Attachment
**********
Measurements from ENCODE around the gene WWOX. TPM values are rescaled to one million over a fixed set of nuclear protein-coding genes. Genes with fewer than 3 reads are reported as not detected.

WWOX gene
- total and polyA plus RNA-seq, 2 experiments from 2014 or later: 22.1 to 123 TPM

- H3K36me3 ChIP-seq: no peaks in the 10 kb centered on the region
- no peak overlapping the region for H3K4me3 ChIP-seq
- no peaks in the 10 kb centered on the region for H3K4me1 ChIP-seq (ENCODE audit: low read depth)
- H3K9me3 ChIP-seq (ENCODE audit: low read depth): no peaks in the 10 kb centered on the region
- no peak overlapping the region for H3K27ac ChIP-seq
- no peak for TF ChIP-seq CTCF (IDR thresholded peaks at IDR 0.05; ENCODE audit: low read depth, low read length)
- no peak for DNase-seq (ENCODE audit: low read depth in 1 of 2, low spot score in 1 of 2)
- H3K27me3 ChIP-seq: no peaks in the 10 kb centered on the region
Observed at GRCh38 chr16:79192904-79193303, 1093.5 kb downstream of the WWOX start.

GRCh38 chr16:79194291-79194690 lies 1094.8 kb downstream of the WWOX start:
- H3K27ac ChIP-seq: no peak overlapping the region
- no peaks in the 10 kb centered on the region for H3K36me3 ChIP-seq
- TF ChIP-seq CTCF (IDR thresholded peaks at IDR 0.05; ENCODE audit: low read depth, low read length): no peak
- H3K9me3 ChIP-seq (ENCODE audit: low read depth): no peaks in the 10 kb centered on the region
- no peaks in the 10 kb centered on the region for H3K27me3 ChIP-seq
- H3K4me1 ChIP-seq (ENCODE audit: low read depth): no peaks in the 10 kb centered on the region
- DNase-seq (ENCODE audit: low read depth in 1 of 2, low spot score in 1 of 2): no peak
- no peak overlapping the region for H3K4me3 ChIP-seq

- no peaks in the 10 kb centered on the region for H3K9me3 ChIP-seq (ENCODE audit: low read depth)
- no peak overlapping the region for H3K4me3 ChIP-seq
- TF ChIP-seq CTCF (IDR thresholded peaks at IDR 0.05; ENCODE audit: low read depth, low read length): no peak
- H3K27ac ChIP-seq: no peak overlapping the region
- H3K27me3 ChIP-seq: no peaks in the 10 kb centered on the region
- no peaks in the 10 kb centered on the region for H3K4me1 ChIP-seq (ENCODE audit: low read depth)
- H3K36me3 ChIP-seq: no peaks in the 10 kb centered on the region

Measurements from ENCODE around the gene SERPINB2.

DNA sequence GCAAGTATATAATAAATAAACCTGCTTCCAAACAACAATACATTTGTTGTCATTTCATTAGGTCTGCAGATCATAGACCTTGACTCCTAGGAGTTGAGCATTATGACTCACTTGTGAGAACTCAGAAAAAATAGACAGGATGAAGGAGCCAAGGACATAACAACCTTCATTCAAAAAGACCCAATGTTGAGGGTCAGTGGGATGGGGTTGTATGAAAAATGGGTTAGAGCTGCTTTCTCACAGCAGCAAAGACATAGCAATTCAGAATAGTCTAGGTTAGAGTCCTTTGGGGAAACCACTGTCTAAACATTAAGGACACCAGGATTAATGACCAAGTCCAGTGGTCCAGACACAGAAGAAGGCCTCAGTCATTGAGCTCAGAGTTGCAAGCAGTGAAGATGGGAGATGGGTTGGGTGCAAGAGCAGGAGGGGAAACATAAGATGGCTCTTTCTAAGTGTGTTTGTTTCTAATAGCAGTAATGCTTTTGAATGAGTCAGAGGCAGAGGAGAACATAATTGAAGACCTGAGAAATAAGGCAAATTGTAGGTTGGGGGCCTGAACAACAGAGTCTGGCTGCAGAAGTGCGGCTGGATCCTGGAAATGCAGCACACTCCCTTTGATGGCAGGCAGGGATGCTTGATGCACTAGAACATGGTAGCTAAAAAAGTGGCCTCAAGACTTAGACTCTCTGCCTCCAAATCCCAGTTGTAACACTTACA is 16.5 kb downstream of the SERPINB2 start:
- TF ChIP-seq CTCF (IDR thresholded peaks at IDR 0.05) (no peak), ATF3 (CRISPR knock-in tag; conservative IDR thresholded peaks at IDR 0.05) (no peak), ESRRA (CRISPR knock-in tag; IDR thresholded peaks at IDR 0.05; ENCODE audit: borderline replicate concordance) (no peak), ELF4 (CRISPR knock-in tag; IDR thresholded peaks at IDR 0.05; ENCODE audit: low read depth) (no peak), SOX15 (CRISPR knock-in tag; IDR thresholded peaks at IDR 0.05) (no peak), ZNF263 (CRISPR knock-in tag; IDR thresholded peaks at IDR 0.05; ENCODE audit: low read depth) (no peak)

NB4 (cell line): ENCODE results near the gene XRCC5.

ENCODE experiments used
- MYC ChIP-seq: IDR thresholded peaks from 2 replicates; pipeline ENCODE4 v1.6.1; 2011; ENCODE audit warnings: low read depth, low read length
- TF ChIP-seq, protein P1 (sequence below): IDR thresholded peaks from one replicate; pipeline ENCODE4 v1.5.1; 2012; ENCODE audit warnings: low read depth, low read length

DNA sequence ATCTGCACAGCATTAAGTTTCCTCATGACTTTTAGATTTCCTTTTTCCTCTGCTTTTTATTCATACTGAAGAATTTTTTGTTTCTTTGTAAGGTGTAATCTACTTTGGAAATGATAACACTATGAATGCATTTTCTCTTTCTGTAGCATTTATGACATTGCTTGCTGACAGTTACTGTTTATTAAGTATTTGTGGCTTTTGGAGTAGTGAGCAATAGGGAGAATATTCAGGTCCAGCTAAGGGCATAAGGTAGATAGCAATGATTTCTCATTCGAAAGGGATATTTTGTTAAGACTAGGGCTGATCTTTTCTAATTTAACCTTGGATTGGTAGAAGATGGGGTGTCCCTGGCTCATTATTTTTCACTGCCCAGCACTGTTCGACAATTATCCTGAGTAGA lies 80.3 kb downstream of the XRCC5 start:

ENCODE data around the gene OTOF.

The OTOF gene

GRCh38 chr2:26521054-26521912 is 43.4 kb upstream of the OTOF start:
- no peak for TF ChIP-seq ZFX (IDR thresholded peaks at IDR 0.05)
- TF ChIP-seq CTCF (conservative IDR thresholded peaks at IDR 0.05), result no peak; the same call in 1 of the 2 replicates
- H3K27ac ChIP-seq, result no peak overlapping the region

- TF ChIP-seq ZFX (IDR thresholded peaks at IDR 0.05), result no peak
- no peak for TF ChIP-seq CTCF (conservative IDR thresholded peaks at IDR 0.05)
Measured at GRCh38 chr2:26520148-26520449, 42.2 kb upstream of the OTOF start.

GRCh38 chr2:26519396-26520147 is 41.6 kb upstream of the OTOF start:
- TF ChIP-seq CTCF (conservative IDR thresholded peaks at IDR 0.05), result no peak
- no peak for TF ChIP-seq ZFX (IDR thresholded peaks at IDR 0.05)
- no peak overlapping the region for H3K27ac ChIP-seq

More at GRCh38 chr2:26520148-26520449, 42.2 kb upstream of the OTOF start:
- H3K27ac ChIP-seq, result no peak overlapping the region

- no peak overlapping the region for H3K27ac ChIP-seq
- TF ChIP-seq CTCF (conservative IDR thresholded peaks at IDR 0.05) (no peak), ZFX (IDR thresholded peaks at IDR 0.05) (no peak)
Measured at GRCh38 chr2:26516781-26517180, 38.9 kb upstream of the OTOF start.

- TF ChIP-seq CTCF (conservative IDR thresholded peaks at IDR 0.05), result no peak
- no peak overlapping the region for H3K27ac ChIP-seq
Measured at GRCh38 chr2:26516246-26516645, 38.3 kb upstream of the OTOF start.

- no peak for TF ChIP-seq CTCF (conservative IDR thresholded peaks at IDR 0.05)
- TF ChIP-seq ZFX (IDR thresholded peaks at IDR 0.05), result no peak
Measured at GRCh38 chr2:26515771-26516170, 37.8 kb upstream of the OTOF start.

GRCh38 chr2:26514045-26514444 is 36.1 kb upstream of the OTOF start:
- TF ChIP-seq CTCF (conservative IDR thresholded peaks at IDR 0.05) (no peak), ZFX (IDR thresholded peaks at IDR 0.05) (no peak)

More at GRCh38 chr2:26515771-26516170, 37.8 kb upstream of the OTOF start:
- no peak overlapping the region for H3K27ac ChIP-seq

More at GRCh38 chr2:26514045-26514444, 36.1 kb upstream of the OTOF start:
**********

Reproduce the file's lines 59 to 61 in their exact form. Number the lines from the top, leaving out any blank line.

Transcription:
- TF ChIP-seq ZFX (IDR thresholded peaks at IDR 0.05), result no peak
Measured at GRCh38 chr2:26515771-26516170, 37.8 kb upstream of the OTOF start.

GRCh38 chr2:26514045-26514444 is 36.1 kb upstream of the OTOF start: